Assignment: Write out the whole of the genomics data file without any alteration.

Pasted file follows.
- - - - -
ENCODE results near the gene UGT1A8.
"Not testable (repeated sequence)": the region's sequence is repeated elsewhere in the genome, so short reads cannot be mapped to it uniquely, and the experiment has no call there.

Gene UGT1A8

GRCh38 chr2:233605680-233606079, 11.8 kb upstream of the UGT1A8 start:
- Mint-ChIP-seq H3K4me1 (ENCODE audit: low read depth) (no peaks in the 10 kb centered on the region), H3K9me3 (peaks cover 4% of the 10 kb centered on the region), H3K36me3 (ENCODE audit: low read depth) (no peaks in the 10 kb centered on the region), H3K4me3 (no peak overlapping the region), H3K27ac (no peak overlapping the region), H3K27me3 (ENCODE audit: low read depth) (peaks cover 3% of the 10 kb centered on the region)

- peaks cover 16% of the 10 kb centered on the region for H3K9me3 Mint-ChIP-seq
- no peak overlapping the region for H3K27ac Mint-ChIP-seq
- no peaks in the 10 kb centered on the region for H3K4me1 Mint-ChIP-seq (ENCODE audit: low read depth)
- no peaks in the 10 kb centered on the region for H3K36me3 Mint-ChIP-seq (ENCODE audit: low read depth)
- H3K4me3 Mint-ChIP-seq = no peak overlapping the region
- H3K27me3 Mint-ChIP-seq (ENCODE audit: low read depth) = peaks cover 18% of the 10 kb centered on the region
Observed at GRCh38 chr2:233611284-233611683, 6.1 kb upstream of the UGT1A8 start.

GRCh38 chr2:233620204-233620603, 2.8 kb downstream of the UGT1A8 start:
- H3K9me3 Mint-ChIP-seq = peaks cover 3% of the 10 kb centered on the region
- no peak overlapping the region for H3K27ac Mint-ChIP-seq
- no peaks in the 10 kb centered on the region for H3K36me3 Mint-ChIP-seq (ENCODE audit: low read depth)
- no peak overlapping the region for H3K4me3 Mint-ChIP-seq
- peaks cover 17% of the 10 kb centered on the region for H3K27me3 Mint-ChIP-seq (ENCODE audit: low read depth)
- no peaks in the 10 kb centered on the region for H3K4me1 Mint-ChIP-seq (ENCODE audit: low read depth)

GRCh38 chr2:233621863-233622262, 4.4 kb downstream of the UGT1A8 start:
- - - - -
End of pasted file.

ENCODE results near the gene UGT1A8.
"Not testable (repeated sequence)": the region's sequence is repeated elsewhere in the genome, so short reads cannot be mapped to it uniquely, and the experiment has no call there.

Gene UGT1A8

GRCh38 chr2:233605680-233606079, 11.8 kb upstream of the UGT1A8 start:
- Mint-ChIP-seq H3K4me1 (ENCODE audit: low read depth) (no peaks in the 10 kb centered on the region), H3K9me3 (peaks cover 4% of the 10 kb centered on the region), H3K36me3 (ENCODE audit: low read depth) (no peaks in the 10 kb centered on the region), H3K4me3 (no peak overlapping the region), H3K27ac (no peak overlapping the region), H3K27me3 (ENCODE audit: low read depth) (peaks cover 3% of the 10 kb centered on the region)

- peaks cover 16% of the 10 kb centered on the region for H3K9me3 Mint-ChIP-seq
- no peak overlapping the region for H3K27ac Mint-ChIP-seq
- no peaks in the 10 kb centered on the region for H3K4me1 Mint-ChIP-seq (ENCODE audit: low read depth)
- no peaks in the 10 kb centered on the region for H3K36me3 Mint-ChIP-seq (ENCODE audit: low read depth)
- H3K4me3 Mint-ChIP-seq = no peak overlapping the region
- H3K27me3 Mint-ChIP-seq (ENCODE audit: low read depth) = peaks cover 18% of the 10 kb centered on the region
Observed at GRCh38 chr2:233611284-233611683, 6.1 kb upstream of the UGT1A8 start.

GRCh38 chr2:233620204-233620603, 2.8 kb downstream of the UGT1A8 start:
- H3K9me3 Mint-ChIP-seq = peaks cover 3% of the 10 kb centered on the region
- no peak overlapping the region for H3K27ac Mint-ChIP-seq
- no peaks in the 10 kb centered on the region for H3K36me3 Mint-ChIP-seq (ENCODE audit: low read depth)
- no peak overlapping the region for H3K4me3 Mint-ChIP-seq
- peaks cover 17% of the 10 kb centered on the region for H3K27me3 Mint-ChIP-seq (ENCODE audit: low read depth)
- no peaks in the 10 kb centered on the region for H3K4me1 Mint-ChIP-seq (ENCODE audit: low read depth)

GRCh38 chr2:233621863-233622262, 4.4 kb downstream of the UGT1A8 start: